When discussing Cuba with the Coast Guard officers, there is no mention of the policy. The conversation immediately jumps to their life saving mission priorities followed by the ships and equipment they get to play with. Leaning in and gesturing with upturned palms, both men I met this day were sincerely enthusiastic about the mission of saving lives. When describing the condition of the refugees, not just the rickety vessels they float across the straits on but also their frail condition after a few days at sea, the empathy in their tone is tangible.
Search and Rescue
The USCG has numerous missions. They investigate commercial pollution and overfishing. They inspect boats, maintain navigation networks, and support other agencies. In Sector Key West, after the Cuban migrant interdictions, Search and Rescue operations are the next most significant mission.
The Coast Guard uses the following metric to determine their success:
(LS + (LLB + LLA + LUF))
LS = “lives saved”
LLB = “lives lost before notification”
LLA = “lives lost after notification” and
LUF = “lives unaccounted for” (or missing) as defined and input into MISLE.
For the last 6 years, nationally, they have been better than 75%, 80% when adjusting for lives lost before they were contacted. Though I did not have numbers for lives saved or lost in the sector specifically, if the trend holds true that would be at least 430 lives saved in Key West during 2014. Discussing this aspect of their mission with the Commander brings up anecdotes of humorous misadventures at sea by the unprepared or intoxicated. After a few moments, Reed’s face turns like pages from one emotion to the next, growing serious, he recalls scenarios that ended tragically. This quickly rolls into the theme of preparedness. The frustration of loosing people to unforced errors, preventable with a proper comm., flare, anchor, etc. clearly shows as he recounts recent events where they were too late.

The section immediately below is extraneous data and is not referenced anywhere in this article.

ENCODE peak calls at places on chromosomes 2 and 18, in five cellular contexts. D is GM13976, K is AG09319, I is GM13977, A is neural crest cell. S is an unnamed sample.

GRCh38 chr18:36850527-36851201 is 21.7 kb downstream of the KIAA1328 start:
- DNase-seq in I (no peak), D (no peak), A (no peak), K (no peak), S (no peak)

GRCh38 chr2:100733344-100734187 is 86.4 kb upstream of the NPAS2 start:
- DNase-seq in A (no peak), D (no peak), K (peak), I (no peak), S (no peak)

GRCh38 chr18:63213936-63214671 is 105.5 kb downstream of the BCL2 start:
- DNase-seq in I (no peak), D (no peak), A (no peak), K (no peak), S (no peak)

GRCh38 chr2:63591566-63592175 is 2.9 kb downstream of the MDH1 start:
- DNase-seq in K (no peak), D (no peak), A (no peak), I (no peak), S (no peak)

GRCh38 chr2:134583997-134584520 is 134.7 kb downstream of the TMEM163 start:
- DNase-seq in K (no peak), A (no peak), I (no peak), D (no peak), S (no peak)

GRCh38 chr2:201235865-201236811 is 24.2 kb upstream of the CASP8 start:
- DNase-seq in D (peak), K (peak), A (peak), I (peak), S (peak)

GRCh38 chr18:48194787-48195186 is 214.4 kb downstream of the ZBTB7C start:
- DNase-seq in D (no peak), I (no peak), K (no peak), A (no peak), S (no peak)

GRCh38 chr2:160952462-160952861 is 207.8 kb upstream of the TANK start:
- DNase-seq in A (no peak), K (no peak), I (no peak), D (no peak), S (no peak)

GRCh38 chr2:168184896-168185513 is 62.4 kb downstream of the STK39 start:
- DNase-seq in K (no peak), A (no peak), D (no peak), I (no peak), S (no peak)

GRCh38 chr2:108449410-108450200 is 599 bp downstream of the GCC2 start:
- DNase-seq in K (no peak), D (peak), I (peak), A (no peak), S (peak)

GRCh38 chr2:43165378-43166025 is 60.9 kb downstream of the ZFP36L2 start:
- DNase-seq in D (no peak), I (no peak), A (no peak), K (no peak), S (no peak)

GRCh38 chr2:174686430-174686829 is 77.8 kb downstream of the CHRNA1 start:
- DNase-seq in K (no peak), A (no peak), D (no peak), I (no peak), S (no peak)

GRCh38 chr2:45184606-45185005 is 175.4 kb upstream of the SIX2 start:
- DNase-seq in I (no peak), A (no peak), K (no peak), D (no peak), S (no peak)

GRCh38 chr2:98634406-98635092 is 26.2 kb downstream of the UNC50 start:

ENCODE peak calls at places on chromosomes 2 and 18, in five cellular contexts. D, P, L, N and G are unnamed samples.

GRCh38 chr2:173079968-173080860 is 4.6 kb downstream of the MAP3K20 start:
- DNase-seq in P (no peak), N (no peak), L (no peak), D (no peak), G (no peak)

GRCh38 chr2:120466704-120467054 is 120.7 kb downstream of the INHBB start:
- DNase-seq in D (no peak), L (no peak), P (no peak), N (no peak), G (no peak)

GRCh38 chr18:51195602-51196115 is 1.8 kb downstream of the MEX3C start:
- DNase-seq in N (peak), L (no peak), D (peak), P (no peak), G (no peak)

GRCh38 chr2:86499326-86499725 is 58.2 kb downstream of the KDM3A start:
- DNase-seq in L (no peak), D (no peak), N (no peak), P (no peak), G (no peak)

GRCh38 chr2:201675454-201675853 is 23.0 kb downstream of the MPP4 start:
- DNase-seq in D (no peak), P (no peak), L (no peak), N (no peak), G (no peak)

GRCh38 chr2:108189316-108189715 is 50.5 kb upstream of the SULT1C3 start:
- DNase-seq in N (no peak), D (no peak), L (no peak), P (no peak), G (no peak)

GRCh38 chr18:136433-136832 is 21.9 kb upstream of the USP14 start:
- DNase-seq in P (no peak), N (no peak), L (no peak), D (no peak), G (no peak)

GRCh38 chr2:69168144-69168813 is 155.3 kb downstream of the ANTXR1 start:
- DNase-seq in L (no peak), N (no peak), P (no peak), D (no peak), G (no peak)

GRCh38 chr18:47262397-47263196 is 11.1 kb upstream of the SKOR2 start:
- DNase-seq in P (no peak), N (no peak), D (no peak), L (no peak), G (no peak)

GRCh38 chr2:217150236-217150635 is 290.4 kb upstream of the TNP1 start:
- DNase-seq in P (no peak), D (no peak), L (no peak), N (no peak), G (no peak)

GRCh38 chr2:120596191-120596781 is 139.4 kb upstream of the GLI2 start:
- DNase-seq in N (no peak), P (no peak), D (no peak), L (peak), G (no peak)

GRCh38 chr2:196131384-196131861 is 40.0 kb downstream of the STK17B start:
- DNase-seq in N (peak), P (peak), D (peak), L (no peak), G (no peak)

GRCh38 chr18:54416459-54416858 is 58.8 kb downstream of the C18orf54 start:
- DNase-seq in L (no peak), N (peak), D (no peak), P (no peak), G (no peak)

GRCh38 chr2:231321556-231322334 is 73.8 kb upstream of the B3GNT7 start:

Recently, two men, in-laws, were diving and came up to find their boat gone. One pursued a boat light nearby and the other was taken by the current. The first managed to cling to a buoy and get rescued after several exhausting hours, but the second remains lost at sea to this day. The USCG recently announcing they had to give up the search due to time and temperature of the water. Reed described this situation as all too common, where people believe their anchor is secure because it is hooked and taught, when in fact it needs to be slack with anchor and chain lying across the ocean floor. As a result, the ocean current pulls at the already taught chain and tears it away, casting the boat adrift. There was no humor or mocking in this recounting, as he was all too familiar with the real world consequences of the simplest oversight at sea.
The US Coast Guard, as an officially named organization, will celebrate its 100th anniversary in 2015, though it has been around in one form or another since 1790. Sector Key West has been an official entity since 2004, though there has been a government customs presence here since 1824. As the fleet becomes updated with faster, more versatile Cutters, drug laws around the nation change, relations with Cuba are in flux, and waterproof communication technology improves; one has to wonder what future operations will look like for this US Coast Guard.